Lures for Rainbow Trout In Lakes 


I don’t know why we like to complicate things and forget this option, but I will say it: worms work! A bobber, split-shot, and #10 to #12-sized hooks are perfect companions with a worm or crawler. If trout are not biting, try fishing without the bobber since its splash may be spooking the fish.

Additional bait options include leeches, minnows, and grubs. When fishing with bait, plan to keep fish since trout often swallow a baited hook. If this happens, say goodbye to your hook and hello to the trout. 


Try casting if you or your kids master the art of hooking trout under a bobber. Watching trout chase tackle is a blast – outdoorsmen overlook their strike on a spinner or crankbait.

Mepps, Rooster Tail, and Panther Martin spinners are the most popular for trout. I prefer #2-3 Mepps and Panther Martins in black, gold, silver, and bronze. Vibrant options such as pink, chartreuse, and fire tiger are available for murky conditions.

One- to two-inch crankbaits will also catch rainbow trout. However, manipulating crankbait depth is tricky compared to spinners since their diving ability is set. So, if you are going to fish with crankbaits, have a variety of divers to cover every water column.


Finally, my favorite selection of lures! This is where it gets fun. You can use streamers and nymphs for rainbow trout in a lake. 

Classic streamers include wooly buggers and Clouser minnows. But don’t be confused by the limitless streamer variations and their names. Anything that resembles baitfish will give you a fighting chance.

Rather than worrying about the perfect streamer, I would focus on fish location and using the correct line. You can use a floating fly line if the rainbow trout are shallow. However, a sinking fly line will be your savior if they’re deep.

Flip over a rock on the shoreline, and you will identify the necessary nymph for trout in a lake. Scuds, mayflies, stoneflies, and caddis most likely comprise a lake’s bottom.

Rainbow trout caught while fly fishing up close.

Below an indicator, tie on a nymph that resembles these bugs, and you can catch rainbow trout. Play with the indicator depth before giving up, as a lack of action is because your hook isn’t near fish.

Want to have some fun? Tie a streamer below a nymph to replicate a baitfish chasing a bug. This will entice a rainbow trout to take either fly. As Qui-Gon Jinn once said, “There’s always a bigger fish!”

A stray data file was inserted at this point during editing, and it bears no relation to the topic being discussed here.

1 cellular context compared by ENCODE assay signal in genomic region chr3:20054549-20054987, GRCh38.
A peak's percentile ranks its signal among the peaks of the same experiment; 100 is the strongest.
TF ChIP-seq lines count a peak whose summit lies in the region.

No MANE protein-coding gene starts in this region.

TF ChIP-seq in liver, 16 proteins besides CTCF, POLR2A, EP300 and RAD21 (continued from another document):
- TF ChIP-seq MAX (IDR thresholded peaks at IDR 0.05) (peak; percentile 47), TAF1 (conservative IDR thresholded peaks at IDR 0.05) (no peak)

Related Questions 

How Do I Know A Lake Has Trout?

Check your state’s stocking records. Each state keeps track of stocking efforts for any watershed and each species. 

What Line Is Best For Rainbow Trout In Lakes? 

4-6 lb. monofilament or fluorocarbon will suit most trout rigs for lakes. If you’re fishing with heavier equipment, then 8 lb. line may be necessary for better control. 

Remember, matching the size of your line, rod, and lure is best for any type of fishing. So, when fishing big lures, increase your rod and line. When fishing small lures, decrease the rod and line size. 

Best Time Of Day?

Low light conditions are best for rainbow trout in a lake. My preference is morning when the freshwater habitat offers its coolest temperatures. In contrast, dusk retains some warm water temperatures from the afternoon heat.

Can I Fly Fish From A Canoe? 

You can, and I have! I recommend having one person steer while the other fish. Not only will this be safer and prevent hooks in an eye, but you will maintain control of your vessel.

In my experience, it also helps to pull over to the bank and fish in a stationary canoe. This way, you’re not getting pushed by wind or any currents.

Final Thoughts 

A lake’s vast area and depth can overwhelm a first-time angler. If this is you, target cooler temperatures at inlets, outlets, holes, and natural springs.

Though the initial confusion of fishing a lake can be frustrating, any angler can catch rainbow trout with bait, tackle, and flies from the shore or on a boat.

David Linsmeyer Avatar